It’s only appropriate that Solaris, Russian filmmaker Andrei Tarkovsky’s psychological sci-fi classic from 1972, contains an equally original and mind-bending score. Solaris explores the inadequacies of time and memory on an enigmatic planet below a derelict space station. To reinforce the film’s chilling setting, Tarkovsky commissioned composer Eduard Artemiev to construct an electronic soundscape reflecting planet Solaris’ amorphous and mysterious surface; Artemiev rose to the challenge with a prophetic work that defies the era’s technological limitations while evoking unparalleled emotional responses even today.
Artemiev’s score – centered around variations on Bach’s “Chorale Prelude in F-Minor,” a somber piece for solo organ – sounds majestic alongside dissonant crescendos and formless, ambient tracks. Armed with the massive ANS synthesizer (aptly named after Russian occultist Alexander Nikolayevich Scriabin, who pioneered thought behind the synesthesiatic effects of music), Artemiev drafted sine waves on glass plates for the machine to interpret. The only prototype of the ANS was destroyed shortly after the Solaris soundtrack was recorded. Luckily this artifact of transcendent composition married with technological innovation endures as a masterpiece of early electronic music.
Superior Viaduct is honored to present the first-time official release of Artemiev’s original soundtrack for the film (not to be confused with the previously available re-recording of the music). Recommended for fans of Cluster, Iannis Xenakis and Louis and Bebe Barron’s Forbidden Planet.
Omaggio ad Einstein has a special place among the many albums of electronic music composed by Piero Umiliani. In this homage to the German physicist, Umiliani subverts the rules of space and time in music and creates an album with 23 compositions, all of them less than two minutes long, instead of following the traditional 7-10 tracks usually present in an LP. This is an original and experimental album, with a peculiar and epic catchiness, tied to Piero Umiliani’s masterful use of synthesizers and great experience in the field of soundtracks. The themes of Omaggio ad Einstein take us to sidereal spaces, wandering across the universe with their clear sounds and wonderfully creative titles (“The Celestial Vault,” “Nuclear Valkyries,” “Galactic Abyss”…). This is the first reissue of this album, which was originally released in 1976 by Umiliani’s Omicron label.
Limited Re-Press, 500 copies only – includes a deluxe 12 page 10″ x 10″ booklet with anime cells. Mastered & Cut by Matt Colton. Cover art features blueprint sketches made by revered animator Marisuke Eguchi.
Boomkat Product Review:
Mica Levi’s original soundtrack to an animé by acclaimed artist and Turner prize nominee Phil Collins – the film was illustrated and designed by the revered Marisuke Eguchi and is a follow-up to Levi’s award winning work on ‘Under The Skin’ and ‘Jackie’. Trust, this one’s a bit special.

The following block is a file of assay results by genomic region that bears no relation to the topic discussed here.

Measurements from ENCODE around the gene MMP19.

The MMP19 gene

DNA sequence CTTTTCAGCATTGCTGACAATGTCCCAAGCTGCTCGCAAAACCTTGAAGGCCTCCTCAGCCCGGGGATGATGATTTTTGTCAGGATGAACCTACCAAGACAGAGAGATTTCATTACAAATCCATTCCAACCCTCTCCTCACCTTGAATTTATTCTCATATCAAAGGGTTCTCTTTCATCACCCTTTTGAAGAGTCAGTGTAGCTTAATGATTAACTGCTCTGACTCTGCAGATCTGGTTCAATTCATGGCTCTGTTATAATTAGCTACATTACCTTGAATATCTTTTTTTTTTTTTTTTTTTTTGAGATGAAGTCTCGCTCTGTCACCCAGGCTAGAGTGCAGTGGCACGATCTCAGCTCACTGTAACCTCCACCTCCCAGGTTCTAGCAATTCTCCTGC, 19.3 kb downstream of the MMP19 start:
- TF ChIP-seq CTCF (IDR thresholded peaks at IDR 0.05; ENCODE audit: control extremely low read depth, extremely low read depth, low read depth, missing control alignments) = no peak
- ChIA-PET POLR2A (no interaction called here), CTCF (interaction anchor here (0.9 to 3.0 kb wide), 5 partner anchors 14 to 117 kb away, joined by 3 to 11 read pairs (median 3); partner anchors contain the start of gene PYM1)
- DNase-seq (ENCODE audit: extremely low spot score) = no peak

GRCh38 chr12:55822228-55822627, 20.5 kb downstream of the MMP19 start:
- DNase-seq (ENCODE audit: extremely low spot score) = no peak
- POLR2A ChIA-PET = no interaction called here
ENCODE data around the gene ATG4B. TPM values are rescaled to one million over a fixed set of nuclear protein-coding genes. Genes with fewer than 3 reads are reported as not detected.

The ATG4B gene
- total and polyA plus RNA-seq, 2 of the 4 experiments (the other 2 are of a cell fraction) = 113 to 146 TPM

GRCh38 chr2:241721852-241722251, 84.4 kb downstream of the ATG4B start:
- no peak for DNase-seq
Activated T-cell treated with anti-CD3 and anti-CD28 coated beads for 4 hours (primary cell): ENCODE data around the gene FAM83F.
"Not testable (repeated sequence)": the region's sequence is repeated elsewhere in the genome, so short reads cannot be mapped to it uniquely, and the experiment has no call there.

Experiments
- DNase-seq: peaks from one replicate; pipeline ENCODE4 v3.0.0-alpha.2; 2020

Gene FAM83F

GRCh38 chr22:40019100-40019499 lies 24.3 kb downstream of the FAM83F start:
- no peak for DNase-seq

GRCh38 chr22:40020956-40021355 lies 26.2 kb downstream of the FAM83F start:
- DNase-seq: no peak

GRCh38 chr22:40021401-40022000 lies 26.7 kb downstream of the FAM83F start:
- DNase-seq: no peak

This is Mica’s first musical accompaniment for animation, once again using her signature palette of dissonant strings and combustible electronics that just completely get to us every time. She paints a series of sweeping backdrops to the film’s blend of classically-schooled anime and up-to-the-second CGI designs in a way that we find it hard to imagine any other contemporary soundtrack producer could have managed – somewhere between Arthur Russell, John Carpenter and Johann Johannsson.
The film is set in a near future where carbon-based energy is outlawed and supposes a paradoxical scenario, one where fossil fuels – the ostensible accelerator of humanity’s progress and decline – become energy for the toil against state oppression and enforced inequality. In doing so, it resonates with anime’s strong tradition of exploring eco-feminist themes and power dynamics, both socio-political and technological.
The central Delete Beach theme, a diaphanous section of airborne synth-string contours and charred guitar distortion carved in pirouetting turns-of-phrase, appears in Japanese and English-narrated versions as well as an Instrumental mix. They are divided by the beat-driven Interlude 1 and interlude 2 – which is perhaps the standout piece on the whole score and possibly in Levi’s impeccable oeuvre generally – a mix of string slashes mixed with opiated chopped ’n screwed rhythms comparable to her breathtaking deconstructions with the London Sinfonietta.
After her work underlying and exploring complex characters in Jackie, a biopic of Jacqueline Kennedy Onassis, and the alien-woman metaphors of Jonathan Glazer’s Under The Skin, Delete Beach follows suit with an impendingly tense, viscerally affective sound that reflects and conveys a sense of independence in the face of uncertainty, of a struggle against imposed forces or control systems.
It’s another beguiling testament to Levi’s role as one of the most original and eminent composers of her generation and, once again, leaves us convinced that she’s more or less peerless in this field…
Solaris. Sound And Vision is a collector’s edition box set, limited to 500 numbered copies worldwide, that includes the soundtrack realised by the great Russian composer Edward Artemiev for the Andrey Tarkovsky’s masterpiece film Solaris (1972).
The box includes the soundtrack in two formats: LP 180gr high-quality virgin vinyl and, for the first time, CDThe release is also accompanied by an exclusive photo book with unreleased images of the movie set and essays about music and cinema of the duo Artemiev/Tarkovsky, and the BluRay version of the film, in original language with English subtitles.The collaboration between Tarkovsky and Artemiev started in conjunction with the completion of Solaris when the director was seeking for a film score capable to give back and complete, through the sound, the meaningful images of the film. Back in the day, Artemiev was a member of the legendary Experimental Studio of Electronic Music in Moscow, a place of high experimentation in the field of the electronic music, in the context of which the ANS synthesizer was conceived and employed for the first time for music composition. Invented almost ten years before by Murzin, the ANS was used by Artemiev to create the special sound atmosphere that Tarkovsky was looking for. Artemiev and Tarkovsky’s association will also extend to two other undisputed masterpieces of Tarkovsky, Mirror and Stalker that will come out some time later.A unique artistic joint-venture is that among the duo, in which the musician is seen as a sound organiser, more than a composer, within the process of giving form to a soundscape intertwined completely with the film in its unfolding: always essential and never to be experienced as an accessory element. What emerges here is how and at what degree for Tarkovsky the sound is part of his own existence.